In the last 10 years the field of mechanobiology rapidly evolved and a variety of data strengthens the hypothesis that most if not all cells process mechanical inputs from their environment. The molecular details of these mechanosensitive signaling cascades are currently not very well characterized. On encounter of their extracellular substrate cells reciprocate the stiffness of that substrate. This mechanoreciprocity is generated by feedback connections between cell-matrix adhesions and the cytoskeleton, which tune the strength of myosin-II mediated contractile forces to an equilibrium of applied force and tensile strength of the ECM substrate (Schiller & Fassler, 2013). The precise molecular nature of many elements in these feedback connections is currently unknown and it is also unclear to which extend an equilibrium of mechanosensing to mechanoresponse differs between cell types and how such differences can be programmed. It is conceivable that regulation of the cellular mechanosensing properties is likely to happen on proteins with functions in cell-matrix adhesions and the cytoskeleton. Both integrin- and cadherin-mediated adhesions connect to the filamentous (F-) actin cytoskeleton by using a variety of adaptor and signalling proteins. These proteins assemble into a dense and highly dynamic network visible as a protein plaque at the plasma membrane, which we refer to as the adhesome.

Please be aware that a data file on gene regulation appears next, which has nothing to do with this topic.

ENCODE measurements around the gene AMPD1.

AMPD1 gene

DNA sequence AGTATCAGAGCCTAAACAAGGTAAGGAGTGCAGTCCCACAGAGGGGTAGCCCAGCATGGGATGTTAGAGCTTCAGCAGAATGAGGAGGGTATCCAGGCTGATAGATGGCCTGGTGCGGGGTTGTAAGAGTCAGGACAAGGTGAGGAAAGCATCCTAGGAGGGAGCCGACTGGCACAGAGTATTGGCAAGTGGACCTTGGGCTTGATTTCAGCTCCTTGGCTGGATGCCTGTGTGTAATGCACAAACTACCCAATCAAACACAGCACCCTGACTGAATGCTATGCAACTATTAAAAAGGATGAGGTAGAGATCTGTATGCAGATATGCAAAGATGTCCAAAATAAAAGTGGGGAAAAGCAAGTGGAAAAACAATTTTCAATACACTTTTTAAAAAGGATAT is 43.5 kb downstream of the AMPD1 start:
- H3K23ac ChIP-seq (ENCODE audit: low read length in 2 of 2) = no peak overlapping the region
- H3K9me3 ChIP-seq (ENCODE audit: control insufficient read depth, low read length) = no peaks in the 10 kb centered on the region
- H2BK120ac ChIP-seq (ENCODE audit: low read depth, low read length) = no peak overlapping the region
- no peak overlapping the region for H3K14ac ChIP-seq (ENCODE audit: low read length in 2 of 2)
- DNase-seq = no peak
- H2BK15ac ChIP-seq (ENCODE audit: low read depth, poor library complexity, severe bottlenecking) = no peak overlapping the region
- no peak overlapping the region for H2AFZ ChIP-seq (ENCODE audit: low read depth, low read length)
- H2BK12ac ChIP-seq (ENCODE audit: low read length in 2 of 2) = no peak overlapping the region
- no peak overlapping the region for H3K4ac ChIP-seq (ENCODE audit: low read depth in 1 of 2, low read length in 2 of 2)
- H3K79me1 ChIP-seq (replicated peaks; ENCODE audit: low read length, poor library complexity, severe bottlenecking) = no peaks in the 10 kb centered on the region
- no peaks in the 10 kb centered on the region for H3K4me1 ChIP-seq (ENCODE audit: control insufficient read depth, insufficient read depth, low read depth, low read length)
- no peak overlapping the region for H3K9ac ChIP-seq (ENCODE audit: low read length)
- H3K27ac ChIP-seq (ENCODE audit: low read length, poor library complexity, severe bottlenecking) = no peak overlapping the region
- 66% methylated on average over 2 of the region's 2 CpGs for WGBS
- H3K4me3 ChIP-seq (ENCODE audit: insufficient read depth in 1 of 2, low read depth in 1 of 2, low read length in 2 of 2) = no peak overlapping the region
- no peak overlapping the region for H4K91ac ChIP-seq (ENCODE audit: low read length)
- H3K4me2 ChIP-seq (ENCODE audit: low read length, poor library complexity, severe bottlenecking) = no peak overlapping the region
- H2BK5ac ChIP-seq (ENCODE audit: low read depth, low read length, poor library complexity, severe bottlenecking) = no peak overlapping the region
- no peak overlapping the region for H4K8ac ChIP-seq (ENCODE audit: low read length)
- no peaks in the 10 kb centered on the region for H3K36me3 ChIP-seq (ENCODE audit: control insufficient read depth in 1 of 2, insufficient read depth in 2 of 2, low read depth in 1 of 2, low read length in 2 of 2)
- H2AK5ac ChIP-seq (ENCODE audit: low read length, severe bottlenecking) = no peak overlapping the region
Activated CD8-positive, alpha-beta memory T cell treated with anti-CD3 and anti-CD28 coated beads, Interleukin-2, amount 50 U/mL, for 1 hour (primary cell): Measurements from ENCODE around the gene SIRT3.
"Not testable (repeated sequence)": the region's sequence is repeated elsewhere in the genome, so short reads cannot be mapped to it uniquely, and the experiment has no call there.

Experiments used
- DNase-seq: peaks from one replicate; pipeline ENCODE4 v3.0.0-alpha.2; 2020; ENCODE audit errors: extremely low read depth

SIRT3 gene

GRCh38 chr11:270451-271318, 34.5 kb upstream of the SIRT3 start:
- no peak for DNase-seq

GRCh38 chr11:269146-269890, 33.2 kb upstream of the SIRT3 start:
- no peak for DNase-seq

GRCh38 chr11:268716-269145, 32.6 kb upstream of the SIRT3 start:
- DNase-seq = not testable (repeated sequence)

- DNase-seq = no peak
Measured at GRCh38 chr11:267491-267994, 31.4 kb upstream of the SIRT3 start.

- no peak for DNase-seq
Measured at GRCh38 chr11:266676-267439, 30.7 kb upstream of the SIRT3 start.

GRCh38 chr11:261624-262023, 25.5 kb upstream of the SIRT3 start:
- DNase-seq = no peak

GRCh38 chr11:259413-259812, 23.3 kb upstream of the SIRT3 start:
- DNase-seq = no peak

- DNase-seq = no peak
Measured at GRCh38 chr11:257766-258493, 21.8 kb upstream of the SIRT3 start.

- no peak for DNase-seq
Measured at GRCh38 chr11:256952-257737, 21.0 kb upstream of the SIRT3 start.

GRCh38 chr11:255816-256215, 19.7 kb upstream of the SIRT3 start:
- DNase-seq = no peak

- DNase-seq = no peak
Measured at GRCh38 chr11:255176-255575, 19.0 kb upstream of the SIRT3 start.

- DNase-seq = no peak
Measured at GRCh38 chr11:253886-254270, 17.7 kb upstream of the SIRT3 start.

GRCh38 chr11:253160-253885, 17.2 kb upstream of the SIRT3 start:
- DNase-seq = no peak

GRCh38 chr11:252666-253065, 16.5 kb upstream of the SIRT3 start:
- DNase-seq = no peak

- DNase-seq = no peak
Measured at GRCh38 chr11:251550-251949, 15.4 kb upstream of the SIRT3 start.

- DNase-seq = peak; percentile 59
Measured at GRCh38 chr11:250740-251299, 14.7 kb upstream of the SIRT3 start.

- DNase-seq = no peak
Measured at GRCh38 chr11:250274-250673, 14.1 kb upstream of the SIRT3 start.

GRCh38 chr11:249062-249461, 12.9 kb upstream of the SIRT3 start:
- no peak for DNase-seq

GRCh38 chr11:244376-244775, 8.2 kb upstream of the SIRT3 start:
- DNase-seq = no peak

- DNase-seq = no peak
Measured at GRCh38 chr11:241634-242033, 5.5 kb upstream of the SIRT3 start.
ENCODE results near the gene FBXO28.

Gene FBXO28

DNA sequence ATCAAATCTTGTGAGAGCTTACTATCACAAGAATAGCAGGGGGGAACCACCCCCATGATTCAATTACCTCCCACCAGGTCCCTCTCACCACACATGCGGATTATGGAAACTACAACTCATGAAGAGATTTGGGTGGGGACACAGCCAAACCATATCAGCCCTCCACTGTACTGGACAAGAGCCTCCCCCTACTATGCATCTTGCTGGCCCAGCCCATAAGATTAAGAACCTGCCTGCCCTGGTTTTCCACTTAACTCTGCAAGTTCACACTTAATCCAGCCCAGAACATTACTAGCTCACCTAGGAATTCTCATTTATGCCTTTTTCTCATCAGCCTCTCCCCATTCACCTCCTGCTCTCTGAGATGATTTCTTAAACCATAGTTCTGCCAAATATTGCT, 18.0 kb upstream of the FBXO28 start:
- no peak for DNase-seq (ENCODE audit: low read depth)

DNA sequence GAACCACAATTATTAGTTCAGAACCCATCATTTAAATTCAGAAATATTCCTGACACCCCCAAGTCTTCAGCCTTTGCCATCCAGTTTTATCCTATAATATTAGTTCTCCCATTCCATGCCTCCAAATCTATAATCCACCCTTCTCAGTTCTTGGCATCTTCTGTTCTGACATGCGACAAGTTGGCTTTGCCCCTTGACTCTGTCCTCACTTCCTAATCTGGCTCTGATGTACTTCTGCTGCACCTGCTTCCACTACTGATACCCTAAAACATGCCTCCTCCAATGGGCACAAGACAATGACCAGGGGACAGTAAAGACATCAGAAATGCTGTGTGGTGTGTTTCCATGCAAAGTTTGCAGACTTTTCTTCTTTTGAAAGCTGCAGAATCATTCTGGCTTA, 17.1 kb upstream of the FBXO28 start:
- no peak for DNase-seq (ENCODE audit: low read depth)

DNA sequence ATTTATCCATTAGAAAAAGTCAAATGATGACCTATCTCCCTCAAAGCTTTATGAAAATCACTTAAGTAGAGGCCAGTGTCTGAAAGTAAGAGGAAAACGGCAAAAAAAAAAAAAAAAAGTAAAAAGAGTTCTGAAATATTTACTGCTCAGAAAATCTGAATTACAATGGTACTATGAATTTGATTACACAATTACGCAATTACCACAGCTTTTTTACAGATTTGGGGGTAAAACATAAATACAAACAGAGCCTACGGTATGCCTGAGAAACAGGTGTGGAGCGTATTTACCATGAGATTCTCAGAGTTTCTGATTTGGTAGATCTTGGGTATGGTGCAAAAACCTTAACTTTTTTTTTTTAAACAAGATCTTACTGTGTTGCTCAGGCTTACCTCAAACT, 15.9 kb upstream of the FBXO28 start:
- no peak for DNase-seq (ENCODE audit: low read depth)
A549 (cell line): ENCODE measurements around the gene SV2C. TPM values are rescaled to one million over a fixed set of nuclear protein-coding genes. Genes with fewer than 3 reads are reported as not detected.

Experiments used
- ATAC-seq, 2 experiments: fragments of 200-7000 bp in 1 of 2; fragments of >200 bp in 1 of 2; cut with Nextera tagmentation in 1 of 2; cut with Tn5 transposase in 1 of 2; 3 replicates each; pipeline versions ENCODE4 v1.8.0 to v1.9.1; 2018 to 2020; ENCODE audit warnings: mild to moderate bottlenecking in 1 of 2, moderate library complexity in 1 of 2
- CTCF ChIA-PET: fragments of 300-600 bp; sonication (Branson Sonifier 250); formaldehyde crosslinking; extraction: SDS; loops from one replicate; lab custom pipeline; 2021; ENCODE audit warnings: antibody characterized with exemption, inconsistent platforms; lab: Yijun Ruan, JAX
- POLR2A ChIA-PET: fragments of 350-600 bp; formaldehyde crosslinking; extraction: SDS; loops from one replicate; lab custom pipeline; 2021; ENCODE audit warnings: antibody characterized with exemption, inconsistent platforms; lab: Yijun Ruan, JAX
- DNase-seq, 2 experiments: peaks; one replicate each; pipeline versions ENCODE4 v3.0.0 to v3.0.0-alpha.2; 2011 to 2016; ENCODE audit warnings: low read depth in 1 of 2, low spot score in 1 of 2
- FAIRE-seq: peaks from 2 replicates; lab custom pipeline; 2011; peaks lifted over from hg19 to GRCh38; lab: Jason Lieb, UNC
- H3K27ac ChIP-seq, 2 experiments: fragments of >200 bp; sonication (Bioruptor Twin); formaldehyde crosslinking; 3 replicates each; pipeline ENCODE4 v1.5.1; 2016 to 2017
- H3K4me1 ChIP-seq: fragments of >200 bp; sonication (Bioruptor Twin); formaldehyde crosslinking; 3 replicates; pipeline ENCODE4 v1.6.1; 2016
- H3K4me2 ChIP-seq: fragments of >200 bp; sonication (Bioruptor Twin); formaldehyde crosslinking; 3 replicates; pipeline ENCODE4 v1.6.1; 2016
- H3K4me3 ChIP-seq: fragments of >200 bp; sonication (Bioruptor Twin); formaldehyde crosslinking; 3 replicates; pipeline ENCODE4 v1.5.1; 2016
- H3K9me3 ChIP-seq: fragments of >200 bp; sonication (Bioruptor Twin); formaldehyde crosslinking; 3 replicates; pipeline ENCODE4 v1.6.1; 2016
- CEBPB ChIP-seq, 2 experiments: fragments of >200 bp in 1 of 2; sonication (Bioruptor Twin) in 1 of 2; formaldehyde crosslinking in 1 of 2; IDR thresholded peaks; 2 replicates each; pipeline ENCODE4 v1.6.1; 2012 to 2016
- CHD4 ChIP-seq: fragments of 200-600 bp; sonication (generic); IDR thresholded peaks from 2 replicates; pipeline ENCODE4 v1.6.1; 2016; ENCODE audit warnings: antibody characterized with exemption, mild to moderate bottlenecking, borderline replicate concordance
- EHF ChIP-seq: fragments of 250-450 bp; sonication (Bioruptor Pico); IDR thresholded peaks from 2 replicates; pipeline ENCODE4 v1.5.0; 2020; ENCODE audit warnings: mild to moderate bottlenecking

We and others pioneered the use of mass spectrometry driven proteomics to systematically analyze the molecular composition of the adhesome and its dynamic changes under the influence of mechanical tension. Our own findings revealed that β1-family integrins and associated focal adhesion proteins feed into signaling pathways that produce myosin-II mediated force when bound to fibronectin, while the αv-family of integrins and specific associated focal adhesion proteins respond to myosin-II and matrix stiffness dependent tension at focal adhesions to reinforce the adhesion site (Schiller et al, 2011; Schiller et al, 2013).

Recent developments in phosphoproteomic workflows substantially increase sensitivity of detection and sample throughput, which enables us to follow the dynamic changes of the phosphorylation landscape (serine, threonine, tyrosine phosphorylation on proteins) of cells during cell spreading, polarization and contraction at a depth of more than 10,000 quantified phosphosites. Using this technology we identified interesting subsets of integrin dependent phosphorylation sites that are controlled by ECM substrate stiffness. We will analyze the functional implications of selected sites with the aim of uncovering novel pathways that are important in the control of cellular activities during tissue fibrosis.


Schiller HB, Fassler R (2013) Mechanosensitivity and compositional dynamics of cell-matrix adhesions. EMBO Rep 14: 509-519

Schiller HB, Friedel CC, Boulegue C, Fassler R (2011) Quantitative proteomics of the integrin adhesome show a myosin II-dependent recruitment of LIM domain proteins. EMBO Rep 12: 259-266

Schiller HB, Hermann MR, Polleux J, Vignaud T, Zanivan S, Friedel CC, Sun Z, Raducanu A, Gottschalk KE, Thery M, Mann M, Fassler R (2013) beta1- and alphav-class integrins cooperate to regulate myosin II during rigidity sensing of fibronectin-based microenvironments. Nat Cell Biol 15: 625-636